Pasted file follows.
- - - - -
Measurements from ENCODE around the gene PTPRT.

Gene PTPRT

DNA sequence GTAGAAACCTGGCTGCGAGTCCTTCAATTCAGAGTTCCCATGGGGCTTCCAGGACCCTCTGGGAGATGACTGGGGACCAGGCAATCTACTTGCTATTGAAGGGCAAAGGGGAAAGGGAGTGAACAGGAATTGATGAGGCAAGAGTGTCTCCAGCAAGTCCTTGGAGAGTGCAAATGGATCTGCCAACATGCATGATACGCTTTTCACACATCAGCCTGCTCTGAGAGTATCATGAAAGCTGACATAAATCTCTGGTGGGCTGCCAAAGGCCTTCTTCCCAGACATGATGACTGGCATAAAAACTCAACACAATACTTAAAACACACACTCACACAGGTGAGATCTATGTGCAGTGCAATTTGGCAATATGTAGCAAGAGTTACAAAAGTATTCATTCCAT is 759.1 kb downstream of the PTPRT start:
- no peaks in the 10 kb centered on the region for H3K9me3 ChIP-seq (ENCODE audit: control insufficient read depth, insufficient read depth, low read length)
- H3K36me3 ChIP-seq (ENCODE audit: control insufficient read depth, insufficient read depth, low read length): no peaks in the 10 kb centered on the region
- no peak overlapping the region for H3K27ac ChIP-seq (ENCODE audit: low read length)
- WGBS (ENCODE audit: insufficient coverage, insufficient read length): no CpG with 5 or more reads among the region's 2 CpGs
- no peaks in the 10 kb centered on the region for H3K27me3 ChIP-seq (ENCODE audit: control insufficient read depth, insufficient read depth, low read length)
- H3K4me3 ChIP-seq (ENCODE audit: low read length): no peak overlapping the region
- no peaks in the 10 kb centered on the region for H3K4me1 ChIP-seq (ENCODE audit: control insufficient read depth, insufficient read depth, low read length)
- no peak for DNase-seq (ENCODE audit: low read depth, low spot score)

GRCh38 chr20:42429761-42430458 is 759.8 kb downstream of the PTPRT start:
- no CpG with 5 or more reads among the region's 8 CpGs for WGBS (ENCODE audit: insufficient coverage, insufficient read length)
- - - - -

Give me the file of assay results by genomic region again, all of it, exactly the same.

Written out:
Measurements from ENCODE around the gene PTPRT.

Gene PTPRT

DNA sequence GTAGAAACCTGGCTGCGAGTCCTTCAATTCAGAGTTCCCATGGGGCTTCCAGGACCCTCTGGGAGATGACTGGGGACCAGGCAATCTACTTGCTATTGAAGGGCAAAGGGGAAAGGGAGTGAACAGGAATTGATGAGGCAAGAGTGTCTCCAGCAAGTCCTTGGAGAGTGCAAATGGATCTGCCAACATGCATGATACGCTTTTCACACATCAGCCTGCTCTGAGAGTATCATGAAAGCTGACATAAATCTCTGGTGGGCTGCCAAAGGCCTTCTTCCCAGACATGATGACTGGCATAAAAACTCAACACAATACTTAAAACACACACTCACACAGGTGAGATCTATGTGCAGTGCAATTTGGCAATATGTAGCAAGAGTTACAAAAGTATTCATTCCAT is 759.1 kb downstream of the PTPRT start:
- no peaks in the 10 kb centered on the region for H3K9me3 ChIP-seq (ENCODE audit: control insufficient read depth, insufficient read depth, low read length)
- H3K36me3 ChIP-seq (ENCODE audit: control insufficient read depth, insufficient read depth, low read length): no peaks in the 10 kb centered on the region
- no peak overlapping the region for H3K27ac ChIP-seq (ENCODE audit: low read length)
- WGBS (ENCODE audit: insufficient coverage, insufficient read length): no CpG with 5 or more reads among the region's 2 CpGs
- no peaks in the 10 kb centered on the region for H3K27me3 ChIP-seq (ENCODE audit: control insufficient read depth, insufficient read depth, low read length)
- H3K4me3 ChIP-seq (ENCODE audit: low read length): no peak overlapping the region
- no peaks in the 10 kb centered on the region for H3K4me1 ChIP-seq (ENCODE audit: control insufficient read depth, insufficient read depth, low read length)
- no peak for DNase-seq (ENCODE audit: low read depth, low spot score)

GRCh38 chr20:42429761-42430458 is 759.8 kb downstream of the PTPRT start:
- no CpG with 5 or more reads among the region's 8 CpGs for WGBS (ENCODE audit: insufficient coverage, insufficient read length)